Kenji Baheux: I think trying to create a product on your desktop computer or even looking at it like on an iPhone or like a high-end Android device is not going to give you a good idea of like what your experience is going to be. And so you need to really like put yourself in the the shoes of your customers and really like confirm for yourself that what you have is going to work. So yeah, start from something very simple like the bare minimum that your product is about, and see how far you can take it from there.

Vitaly:It’s interesting to also be talking about people, but also… most of the time when we have these conversations about performance, we think about devices. You know, when you start thinking about internationalization and localization and all those things that are actually just going to those markets, I start wondering about the habits of people. Maybe they use the web very differently. So this is exactly what you’re saying, right? We need to do some research to understand how people are used to certain things. What would work? Maybe a feature you spent two years on here in Germany somewhere is just not going to work at all in India, right? So because, I mean, I just have to ask you because I’m so curious, it’s maybe not on the technical side, but I’m just curious. So if you compare the web, how people use the web, but say in the Western World, and again, let’s say in Japan where you spent the last 20 years, I believe, how is it different? I mean, I’m sure that there are certain things that are just, just totally confusing for somebody who experiences, let’s say, the way people are using the web in Japan coming from very different culture, did you have any kind of cultural shocks or anything of that kind or do you see things differently?

Kenji Baheux: That’s an interesting one. I think one of the most surprising thing for me when I arrived in Japan, like 20 years ago, was the fact that the website were like very visual, to the point of like being very noisy. Like from a European viewpoint, it’s kind of like, oh, this is way too much in your face. Like, there was so much going on on that page, how can you even understand how to use it? But actually this is what like most users are actually here, like when it comes to user experience, they want to know more upfront about the product, and so you end up with this like long page detailing all the things about why this project is like the most amazing thing in the world. And then at the bottom of it, there is like finally a way to purchase that product, so that’s one typical user experience that I’ve seen a couple of times already.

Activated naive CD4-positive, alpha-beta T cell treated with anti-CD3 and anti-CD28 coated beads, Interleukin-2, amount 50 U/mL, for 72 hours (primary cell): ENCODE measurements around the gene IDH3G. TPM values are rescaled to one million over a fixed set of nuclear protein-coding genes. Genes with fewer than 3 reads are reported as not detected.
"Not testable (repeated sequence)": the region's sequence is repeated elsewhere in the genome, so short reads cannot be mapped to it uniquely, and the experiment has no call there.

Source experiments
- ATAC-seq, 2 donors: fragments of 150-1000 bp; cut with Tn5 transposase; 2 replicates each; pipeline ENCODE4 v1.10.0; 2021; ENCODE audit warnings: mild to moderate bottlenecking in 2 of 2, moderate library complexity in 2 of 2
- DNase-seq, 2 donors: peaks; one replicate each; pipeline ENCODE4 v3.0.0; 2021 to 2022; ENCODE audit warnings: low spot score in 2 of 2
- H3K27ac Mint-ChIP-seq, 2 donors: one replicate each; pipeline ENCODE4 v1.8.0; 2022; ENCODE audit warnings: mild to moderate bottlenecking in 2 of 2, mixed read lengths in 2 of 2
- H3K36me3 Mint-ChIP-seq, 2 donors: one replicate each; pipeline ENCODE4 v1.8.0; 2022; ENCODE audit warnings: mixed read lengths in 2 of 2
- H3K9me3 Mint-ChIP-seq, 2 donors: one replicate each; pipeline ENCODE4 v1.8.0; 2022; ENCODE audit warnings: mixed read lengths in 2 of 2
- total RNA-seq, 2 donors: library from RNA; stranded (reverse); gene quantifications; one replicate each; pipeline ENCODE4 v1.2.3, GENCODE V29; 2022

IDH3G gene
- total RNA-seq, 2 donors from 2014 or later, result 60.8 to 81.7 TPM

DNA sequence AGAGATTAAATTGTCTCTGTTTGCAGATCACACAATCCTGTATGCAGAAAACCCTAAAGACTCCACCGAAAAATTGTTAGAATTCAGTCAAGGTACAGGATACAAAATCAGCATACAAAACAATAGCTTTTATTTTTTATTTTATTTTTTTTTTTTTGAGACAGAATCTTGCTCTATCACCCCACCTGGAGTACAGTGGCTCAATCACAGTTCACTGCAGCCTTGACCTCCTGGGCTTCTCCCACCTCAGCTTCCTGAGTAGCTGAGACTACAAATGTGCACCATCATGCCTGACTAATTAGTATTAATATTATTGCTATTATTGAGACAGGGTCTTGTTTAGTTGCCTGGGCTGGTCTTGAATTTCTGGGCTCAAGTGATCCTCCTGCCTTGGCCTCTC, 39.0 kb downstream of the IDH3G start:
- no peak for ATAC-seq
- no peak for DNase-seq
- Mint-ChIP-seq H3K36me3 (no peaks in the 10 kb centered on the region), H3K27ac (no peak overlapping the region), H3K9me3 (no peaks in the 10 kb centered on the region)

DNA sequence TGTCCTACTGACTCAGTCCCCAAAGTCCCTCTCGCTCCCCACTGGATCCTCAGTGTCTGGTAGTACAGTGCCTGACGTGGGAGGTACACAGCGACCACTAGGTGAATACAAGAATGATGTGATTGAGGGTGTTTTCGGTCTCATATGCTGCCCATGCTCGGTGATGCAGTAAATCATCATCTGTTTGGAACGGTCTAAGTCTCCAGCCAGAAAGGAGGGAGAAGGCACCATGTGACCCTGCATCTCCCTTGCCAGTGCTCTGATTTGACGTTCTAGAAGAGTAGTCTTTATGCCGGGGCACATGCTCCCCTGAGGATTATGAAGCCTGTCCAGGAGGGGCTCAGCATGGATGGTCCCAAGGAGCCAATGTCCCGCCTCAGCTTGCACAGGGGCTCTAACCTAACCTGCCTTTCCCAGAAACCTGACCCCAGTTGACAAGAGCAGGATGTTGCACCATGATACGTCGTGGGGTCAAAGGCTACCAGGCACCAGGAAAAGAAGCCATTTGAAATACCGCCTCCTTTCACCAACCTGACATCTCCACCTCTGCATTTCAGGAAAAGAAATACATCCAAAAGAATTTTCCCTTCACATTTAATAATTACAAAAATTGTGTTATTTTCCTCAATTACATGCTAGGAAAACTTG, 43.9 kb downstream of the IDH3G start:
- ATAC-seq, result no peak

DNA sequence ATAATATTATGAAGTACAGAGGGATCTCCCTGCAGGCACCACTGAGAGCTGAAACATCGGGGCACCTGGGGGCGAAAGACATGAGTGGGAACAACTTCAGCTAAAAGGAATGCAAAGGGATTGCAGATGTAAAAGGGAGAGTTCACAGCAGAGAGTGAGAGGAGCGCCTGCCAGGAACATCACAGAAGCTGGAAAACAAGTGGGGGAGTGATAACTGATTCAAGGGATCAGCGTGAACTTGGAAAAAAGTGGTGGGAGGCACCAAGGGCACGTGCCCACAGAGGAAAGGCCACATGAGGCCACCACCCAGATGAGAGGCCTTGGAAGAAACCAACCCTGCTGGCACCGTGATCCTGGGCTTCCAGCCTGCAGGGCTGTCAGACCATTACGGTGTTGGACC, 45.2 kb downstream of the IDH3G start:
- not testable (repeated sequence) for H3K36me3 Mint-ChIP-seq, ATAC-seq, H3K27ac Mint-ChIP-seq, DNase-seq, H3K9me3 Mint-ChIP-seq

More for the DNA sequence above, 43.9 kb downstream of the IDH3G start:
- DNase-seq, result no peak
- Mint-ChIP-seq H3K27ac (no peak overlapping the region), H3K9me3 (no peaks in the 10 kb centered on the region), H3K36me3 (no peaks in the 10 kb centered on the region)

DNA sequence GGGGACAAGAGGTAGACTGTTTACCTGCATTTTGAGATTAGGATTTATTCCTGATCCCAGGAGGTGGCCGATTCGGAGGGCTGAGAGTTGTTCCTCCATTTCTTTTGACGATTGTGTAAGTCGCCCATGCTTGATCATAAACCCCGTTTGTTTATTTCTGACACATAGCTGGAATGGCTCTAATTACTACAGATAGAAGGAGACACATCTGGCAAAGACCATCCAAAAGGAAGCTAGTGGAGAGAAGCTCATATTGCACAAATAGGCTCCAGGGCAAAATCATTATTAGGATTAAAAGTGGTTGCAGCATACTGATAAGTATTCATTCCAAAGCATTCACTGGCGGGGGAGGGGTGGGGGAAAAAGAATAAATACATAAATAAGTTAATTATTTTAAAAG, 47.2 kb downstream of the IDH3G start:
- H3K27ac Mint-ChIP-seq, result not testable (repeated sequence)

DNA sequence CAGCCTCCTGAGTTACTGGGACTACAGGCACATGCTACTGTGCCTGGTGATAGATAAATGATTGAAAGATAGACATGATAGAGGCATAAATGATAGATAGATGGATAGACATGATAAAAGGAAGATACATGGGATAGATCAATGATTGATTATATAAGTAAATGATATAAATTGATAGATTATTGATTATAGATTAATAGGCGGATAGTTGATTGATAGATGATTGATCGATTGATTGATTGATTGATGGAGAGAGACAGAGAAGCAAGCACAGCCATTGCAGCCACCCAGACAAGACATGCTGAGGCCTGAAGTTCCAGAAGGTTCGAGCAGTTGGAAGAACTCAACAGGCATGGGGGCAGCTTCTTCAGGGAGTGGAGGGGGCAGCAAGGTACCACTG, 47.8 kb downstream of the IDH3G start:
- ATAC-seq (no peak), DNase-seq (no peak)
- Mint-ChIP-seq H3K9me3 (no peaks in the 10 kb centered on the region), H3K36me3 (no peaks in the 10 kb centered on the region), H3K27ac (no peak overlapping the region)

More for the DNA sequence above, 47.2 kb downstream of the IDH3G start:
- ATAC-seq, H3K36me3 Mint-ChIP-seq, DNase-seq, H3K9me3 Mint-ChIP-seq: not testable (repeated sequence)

Kenji Baheux: So yeah, so that’s very visual: Trying to put as much information upfront about what the product is about. So that’s for Japan. And then for countries like Indonesia and India, especially in India, there are a lot of difficulties around language. As you probably know, India has a lot of official languages and so you really need to understand which users you are trying to reach. Because if you don’t have the content in their language, it’s going to be very hard for them to understand how to use the website, and so on. For most, it’s the first time that they are getting online and there are still a lot like new users getting online every day, and so they don’t have any like notion of like what a tab is like background tab, all of these things that we take for granted, like a lot of users actually that’s the first time that they are online, and so it’s very hard for them to just know about the things we take for granted. And so be very careful about making sure that your product is like self-explaining, and that there is nothing that people need to know in advance, for instance.

Vitaly: I’m also wondering, very often when we’re building products or when we’re designing products, we tend to think that we are building this technology that’s almost neutral, but in the end, whenever we’re building something, we always reflect our identity somehow in the little snippets of JavaScript and CSS we’re writing, and so I think that, in many ways, as designers and developers, we also have certain stereotypes when it comes to designing for those markets or kind of adapting for those markets. So what do you see, I mean, I mentioned one of them in the very beginning, like everything is slow, everything is horrible, totally unreliable and all of that — what do you see maybe as other common misconceptions or myths surrounding global web from people who are designing and building in a Western World Web?

Kenji Baheux: Yeah, that’s an interesting one. I think one particular aspect is the local players tend to be much more successful for various reasons, but one of them is that, especially in Indonesia, they know that the population is very young in general, and so they opt for a more casual tone which is something that I guess most websites in the US and EU don’t tend to do a lot. And so if you’re in e-commerce, you might be tempted to be very serious because you want to present yourself as the company that people can trust, but it might actually be the [inaudible] to your brand image if you go to a market like Indonesia where people want to have a more fun experience maybe.